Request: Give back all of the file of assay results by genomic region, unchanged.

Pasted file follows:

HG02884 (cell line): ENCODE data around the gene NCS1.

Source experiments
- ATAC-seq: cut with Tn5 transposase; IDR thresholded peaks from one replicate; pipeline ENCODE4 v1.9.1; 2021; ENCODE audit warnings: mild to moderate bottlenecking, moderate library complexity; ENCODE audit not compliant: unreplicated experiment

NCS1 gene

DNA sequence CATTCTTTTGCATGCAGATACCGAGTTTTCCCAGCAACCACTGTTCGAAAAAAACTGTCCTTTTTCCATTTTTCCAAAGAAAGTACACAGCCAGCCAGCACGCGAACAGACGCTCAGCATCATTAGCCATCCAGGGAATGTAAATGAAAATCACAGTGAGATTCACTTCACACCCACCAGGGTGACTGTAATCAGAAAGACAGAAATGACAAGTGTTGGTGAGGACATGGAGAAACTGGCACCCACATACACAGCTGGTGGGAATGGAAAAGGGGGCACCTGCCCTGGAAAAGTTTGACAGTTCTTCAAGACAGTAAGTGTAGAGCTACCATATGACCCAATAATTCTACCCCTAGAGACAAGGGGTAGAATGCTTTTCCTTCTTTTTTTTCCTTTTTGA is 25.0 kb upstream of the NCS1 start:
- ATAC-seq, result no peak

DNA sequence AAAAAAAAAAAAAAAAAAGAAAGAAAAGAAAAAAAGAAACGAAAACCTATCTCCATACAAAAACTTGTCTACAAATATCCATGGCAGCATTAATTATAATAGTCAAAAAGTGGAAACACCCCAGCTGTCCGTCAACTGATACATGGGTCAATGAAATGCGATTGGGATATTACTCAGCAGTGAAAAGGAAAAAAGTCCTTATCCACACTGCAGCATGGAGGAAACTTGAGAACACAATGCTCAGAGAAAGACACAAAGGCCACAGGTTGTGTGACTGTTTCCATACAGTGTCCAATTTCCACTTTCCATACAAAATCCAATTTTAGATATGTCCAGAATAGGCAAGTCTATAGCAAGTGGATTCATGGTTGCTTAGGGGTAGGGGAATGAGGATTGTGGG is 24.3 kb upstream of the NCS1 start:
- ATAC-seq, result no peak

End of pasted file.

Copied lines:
HG02884 (cell line): ENCODE data around the gene NCS1.

Source experiments
- ATAC-seq: cut with Tn5 transposase; IDR thresholded peaks from one replicate; pipeline ENCODE4 v1.9.1; 2021; ENCODE audit warnings: mild to moderate bottlenecking, moderate library complexity; ENCODE audit not compliant: unreplicated experiment

NCS1 gene

DNA sequence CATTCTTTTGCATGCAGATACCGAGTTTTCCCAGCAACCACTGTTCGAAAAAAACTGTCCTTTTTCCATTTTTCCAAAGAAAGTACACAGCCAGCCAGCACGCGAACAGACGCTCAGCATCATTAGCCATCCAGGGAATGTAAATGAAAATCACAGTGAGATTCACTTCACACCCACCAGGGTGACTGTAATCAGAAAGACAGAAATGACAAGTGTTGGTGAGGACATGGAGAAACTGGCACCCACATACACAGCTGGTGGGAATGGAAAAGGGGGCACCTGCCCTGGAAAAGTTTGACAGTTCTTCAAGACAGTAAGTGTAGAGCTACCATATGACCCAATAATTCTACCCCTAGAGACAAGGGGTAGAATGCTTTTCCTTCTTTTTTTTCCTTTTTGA is 25.0 kb upstream of the NCS1 start:
- ATAC-seq, result no peak

DNA sequence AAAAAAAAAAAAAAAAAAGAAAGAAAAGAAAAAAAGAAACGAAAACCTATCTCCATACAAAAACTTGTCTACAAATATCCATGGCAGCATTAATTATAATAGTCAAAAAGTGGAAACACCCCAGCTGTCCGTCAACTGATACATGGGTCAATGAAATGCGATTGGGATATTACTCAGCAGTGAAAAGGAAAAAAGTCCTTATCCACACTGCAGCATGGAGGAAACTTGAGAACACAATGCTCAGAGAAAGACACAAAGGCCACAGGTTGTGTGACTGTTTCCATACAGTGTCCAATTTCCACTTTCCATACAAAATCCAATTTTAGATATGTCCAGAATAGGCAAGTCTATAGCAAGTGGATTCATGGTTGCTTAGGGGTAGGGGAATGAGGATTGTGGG is 24.3 kb upstream of the NCS1 start:
- ATAC-seq, result no peak